Lesson 22 Section 2 CLEARING A FRACTION OF DECIMALS |
|||||||||||||||||||||||||||||||||||||||||||||||||||
| |||||||||||||||||||||||||||||||||||||||||||||||||||
That is called clearing of decimals.
Solution. To reduce a fraction, both the numerator and denominator must be whole numbers. To make 1.5 into the whole number 15, multiply it by 10. (Lesson 4, Question 2.) Multiply 2 by 10 also:
15 and 20 have a common divisor 5.
1.5 is to 2 as 3 is to 4. Therefore, if we ask, "What ratio has 1.5 to 2?", we can answer 1.5 is three fourths of 2.
Solution. To decide by which power of 10 to multiply, look at the number with the most number of decimal digits; in this case, .004. Therefore we will multiply both numbers by 1000:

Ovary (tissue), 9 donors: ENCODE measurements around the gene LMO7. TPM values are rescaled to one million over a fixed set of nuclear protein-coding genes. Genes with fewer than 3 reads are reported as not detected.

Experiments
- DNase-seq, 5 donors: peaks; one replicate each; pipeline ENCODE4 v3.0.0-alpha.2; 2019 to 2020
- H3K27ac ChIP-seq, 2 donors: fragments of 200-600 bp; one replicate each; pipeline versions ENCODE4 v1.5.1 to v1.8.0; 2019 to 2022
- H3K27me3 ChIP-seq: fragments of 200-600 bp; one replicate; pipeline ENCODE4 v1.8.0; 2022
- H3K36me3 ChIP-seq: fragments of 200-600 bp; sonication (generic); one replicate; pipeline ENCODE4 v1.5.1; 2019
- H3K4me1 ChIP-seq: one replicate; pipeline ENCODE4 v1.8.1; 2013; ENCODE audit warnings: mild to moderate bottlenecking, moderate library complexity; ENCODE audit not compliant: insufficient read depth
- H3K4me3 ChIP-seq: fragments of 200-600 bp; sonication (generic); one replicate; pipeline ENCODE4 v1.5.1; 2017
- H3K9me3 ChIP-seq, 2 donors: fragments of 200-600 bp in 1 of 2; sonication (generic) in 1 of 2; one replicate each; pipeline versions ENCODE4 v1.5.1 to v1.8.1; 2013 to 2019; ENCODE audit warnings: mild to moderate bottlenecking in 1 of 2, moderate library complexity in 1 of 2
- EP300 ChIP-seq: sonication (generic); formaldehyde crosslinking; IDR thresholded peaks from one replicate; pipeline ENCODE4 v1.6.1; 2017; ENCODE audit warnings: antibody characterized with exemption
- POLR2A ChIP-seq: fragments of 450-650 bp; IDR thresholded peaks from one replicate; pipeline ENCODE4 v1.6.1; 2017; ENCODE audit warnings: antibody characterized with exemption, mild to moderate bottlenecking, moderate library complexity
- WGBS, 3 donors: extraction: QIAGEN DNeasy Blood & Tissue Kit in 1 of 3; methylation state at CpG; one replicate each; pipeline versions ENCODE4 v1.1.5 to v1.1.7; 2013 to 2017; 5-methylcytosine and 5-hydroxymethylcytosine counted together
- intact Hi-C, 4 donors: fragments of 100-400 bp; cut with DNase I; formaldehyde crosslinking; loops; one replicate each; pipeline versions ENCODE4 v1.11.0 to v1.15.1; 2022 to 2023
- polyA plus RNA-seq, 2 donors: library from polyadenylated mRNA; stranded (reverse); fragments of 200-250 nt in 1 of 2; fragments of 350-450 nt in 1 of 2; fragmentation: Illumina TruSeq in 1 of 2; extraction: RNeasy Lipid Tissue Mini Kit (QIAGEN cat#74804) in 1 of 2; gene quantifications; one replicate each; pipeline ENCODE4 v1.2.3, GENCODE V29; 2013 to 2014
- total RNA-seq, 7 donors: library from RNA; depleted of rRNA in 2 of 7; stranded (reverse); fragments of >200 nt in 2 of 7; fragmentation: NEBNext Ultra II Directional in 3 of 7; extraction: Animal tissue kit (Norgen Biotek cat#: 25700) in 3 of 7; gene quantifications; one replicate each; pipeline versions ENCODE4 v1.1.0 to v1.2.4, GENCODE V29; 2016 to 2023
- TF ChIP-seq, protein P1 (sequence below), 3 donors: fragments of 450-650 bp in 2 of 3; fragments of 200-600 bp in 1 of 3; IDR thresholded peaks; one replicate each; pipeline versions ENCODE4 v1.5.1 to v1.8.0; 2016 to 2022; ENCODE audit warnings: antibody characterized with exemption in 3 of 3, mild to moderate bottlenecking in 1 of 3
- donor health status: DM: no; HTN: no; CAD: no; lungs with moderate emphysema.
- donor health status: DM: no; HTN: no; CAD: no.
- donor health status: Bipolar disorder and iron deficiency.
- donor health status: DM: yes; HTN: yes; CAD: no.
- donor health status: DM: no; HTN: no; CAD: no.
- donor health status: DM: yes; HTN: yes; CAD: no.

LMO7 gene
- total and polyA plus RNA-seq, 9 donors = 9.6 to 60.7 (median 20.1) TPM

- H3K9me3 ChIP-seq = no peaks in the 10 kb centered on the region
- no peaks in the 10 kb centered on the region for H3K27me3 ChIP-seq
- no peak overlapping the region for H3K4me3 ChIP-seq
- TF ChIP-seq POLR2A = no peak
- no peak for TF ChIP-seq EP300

4 goes into 200 fifty times. As for the ratio of .2 to .004, it is the same as 200 to 4, or 50 to 1. .2 is fifty times .004. We discover this important fact:
Example 3. What ratio has .07 to 1.4? Answer. Clear of decimals. Multiply both numbers by 100:
.07 is to 1.4 as 1 is to 20. .07 is the twentieth part of 1.4. Example 4. $6.30 has what ratio to $8.40? $6.30 is what percent of $8.40?
Please "turn" the page and do some Problems. or Continue on to the next Lesson. Introduction | Home | Table of Contents Copyright © 2017 Lawrence Spector Questions or comments? E-mail: themathpage@yandex.com Private tutoring available. |